Twitter Would Really Like For You To Start Using Their Private Messaging System More
Or you could text people, but where's the fun in that?
When was the last time you got a direct message on Twitter? Be honest, it was most likely one of those automated “Thanks for following!” things from a verified social media “expert” account. From the looks of it, however, Twitter is hard at work making DMs less annoying and more useful for you.
In a recent interview with The Next Web, Twitter vice president of Asia Pacific and Latin America Shailesh Rao let slip that the company is interested in experimenting with the way they connect users to one another by making direct messages more prevalent and easier to use. We’re guessing that’s code for “we’re tired of seeing couples tweet schmoopy things at each other instead of just texting,” but maybe that’s just us. Also, those people are probably not going to stop doing that.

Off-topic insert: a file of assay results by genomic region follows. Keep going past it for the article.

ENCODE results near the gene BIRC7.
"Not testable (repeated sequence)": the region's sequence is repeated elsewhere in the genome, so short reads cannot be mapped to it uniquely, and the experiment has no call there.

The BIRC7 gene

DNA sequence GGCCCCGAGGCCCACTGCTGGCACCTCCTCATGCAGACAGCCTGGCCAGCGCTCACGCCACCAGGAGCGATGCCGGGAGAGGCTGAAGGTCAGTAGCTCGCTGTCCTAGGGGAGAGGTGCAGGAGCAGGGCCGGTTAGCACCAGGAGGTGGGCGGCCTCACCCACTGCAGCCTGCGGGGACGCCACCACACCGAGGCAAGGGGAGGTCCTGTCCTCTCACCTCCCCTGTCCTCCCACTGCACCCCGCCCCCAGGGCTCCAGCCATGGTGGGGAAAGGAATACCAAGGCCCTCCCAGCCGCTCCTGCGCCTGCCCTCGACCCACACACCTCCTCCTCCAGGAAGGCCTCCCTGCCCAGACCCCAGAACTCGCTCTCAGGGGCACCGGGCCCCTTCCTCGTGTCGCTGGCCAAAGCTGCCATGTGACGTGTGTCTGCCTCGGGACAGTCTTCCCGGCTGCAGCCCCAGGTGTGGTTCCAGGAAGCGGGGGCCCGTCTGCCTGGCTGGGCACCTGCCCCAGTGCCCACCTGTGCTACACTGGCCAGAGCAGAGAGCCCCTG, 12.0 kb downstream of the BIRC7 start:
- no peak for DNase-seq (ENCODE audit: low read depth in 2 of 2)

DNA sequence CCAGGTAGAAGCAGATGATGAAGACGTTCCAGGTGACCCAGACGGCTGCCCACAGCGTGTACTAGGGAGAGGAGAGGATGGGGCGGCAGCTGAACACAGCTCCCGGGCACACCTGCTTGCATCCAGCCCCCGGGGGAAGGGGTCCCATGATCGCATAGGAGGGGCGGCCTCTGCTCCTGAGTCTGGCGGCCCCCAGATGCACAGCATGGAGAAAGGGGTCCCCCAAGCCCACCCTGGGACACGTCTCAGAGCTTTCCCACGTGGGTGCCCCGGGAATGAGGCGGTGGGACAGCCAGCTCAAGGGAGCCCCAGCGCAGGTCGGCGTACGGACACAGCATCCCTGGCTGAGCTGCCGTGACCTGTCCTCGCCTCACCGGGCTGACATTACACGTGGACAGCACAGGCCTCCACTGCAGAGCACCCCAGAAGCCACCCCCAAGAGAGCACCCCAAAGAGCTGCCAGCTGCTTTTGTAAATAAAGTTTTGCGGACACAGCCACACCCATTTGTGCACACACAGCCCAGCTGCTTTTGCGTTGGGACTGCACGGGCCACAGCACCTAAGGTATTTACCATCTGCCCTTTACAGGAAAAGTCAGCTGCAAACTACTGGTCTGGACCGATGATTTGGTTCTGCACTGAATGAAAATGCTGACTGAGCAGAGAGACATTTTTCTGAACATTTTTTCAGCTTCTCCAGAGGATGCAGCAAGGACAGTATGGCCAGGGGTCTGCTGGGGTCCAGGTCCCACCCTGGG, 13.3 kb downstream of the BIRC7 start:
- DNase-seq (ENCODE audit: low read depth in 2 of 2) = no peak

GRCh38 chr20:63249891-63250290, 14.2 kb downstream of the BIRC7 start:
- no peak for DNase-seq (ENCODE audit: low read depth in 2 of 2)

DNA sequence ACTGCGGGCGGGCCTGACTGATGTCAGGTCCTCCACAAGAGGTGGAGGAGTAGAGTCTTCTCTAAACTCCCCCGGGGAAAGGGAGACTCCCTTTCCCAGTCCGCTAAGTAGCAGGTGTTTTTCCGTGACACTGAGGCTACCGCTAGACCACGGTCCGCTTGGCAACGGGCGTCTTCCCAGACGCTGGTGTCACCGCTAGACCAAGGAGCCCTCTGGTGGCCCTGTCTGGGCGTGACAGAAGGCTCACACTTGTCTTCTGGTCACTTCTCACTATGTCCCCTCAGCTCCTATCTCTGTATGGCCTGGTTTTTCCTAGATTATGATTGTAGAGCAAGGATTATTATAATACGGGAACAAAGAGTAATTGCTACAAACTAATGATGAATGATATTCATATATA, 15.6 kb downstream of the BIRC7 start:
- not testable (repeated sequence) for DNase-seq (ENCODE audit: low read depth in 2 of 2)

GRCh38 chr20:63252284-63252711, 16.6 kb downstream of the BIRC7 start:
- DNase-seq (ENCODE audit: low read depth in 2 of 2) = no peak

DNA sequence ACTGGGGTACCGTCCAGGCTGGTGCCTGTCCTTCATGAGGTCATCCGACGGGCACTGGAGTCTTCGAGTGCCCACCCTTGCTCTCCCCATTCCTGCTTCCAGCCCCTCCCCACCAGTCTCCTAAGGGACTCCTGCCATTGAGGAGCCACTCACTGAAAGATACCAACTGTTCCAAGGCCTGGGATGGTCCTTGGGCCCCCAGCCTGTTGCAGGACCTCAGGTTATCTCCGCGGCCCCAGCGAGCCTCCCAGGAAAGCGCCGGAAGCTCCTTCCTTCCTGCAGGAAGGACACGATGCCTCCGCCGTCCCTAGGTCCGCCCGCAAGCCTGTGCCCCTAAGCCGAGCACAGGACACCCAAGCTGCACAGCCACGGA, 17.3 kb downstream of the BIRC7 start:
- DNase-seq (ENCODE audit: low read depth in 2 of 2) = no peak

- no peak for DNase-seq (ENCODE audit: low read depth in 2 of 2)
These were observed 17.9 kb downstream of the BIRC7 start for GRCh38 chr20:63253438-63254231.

“We’re going to be good at certain things but we want to provide a better balance. In terms of public, [Twitter is] great, but sometimes you want to whisper to somebody, and enabling that as well gives a much broader communications experience on our platform.” Dickson Seow, the head of Twitter’s Asia-Pacific communications and public relations, also said.
Over the past year Twitter has been messing around with their format at a much higher rate than usual. Most recently they added tagging and multiple image uploading, and changed around their individual user profiles to look more like those of Facebook of Google+ –much to everyone’s chagrin, of course. If they’re now looking to expand their DM service, it’s entirely likely that they’re doing it solely to capitalize on the popularity of gchat and Facebook Messenger, too. C’mon, Twitter, we love you because you’re different than those other social media outlets!
Still, it wouldn’t hurt to have a better private messaging service, we suppose. We just hope they’re doing it because they think we want it, and not because they want to be just like Facebook. In the meantime, we’re going to keep having all our conversations very loudly and in public. That’s never worked out badly for anyone, right?
(via The Next Web)